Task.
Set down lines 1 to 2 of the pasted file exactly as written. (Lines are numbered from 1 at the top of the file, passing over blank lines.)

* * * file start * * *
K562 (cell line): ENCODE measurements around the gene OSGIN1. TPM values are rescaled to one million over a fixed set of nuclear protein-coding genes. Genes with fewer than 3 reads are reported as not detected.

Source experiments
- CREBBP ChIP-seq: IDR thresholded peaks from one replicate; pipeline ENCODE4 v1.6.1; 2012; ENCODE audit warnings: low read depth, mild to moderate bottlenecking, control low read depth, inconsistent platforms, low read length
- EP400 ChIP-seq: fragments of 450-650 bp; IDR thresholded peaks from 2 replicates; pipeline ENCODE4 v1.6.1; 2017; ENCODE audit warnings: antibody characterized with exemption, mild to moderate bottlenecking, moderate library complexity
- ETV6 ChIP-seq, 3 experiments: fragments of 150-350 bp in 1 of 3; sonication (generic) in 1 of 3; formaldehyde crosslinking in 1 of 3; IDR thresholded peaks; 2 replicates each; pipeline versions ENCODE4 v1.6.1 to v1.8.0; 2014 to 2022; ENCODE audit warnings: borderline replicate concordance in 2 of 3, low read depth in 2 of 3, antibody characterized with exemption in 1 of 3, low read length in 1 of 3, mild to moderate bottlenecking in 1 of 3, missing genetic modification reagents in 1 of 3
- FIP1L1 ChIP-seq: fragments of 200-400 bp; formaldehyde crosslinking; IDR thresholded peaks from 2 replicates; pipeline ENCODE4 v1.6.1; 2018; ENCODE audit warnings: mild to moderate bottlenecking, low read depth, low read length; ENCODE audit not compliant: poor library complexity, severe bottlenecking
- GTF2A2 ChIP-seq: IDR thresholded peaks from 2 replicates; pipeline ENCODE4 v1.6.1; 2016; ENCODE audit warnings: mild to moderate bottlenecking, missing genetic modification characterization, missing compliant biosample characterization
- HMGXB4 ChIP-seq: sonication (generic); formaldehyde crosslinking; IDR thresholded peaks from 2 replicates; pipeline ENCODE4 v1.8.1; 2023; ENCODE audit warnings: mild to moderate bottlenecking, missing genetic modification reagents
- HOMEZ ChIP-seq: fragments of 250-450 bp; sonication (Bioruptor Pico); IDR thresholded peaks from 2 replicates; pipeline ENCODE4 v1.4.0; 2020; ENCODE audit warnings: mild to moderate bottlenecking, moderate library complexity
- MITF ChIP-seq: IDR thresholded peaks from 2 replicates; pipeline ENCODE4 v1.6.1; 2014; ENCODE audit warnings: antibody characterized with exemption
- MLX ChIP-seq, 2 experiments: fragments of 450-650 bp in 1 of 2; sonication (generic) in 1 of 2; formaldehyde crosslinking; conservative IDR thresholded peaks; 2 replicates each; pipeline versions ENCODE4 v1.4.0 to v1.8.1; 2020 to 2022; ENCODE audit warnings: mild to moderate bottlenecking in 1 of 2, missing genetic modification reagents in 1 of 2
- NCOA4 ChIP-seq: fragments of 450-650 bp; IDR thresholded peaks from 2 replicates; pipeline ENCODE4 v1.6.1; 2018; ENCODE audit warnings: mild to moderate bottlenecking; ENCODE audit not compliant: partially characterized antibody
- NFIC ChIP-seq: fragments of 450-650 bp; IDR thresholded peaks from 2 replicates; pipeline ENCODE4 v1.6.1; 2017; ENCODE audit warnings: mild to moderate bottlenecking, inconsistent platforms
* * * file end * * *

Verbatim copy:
K562 (cell line): ENCODE measurements around the gene OSGIN1. TPM values are rescaled to one million over a fixed set of nuclear protein-coding genes. Genes with fewer than 3 reads are reported as not detected.

Source experiments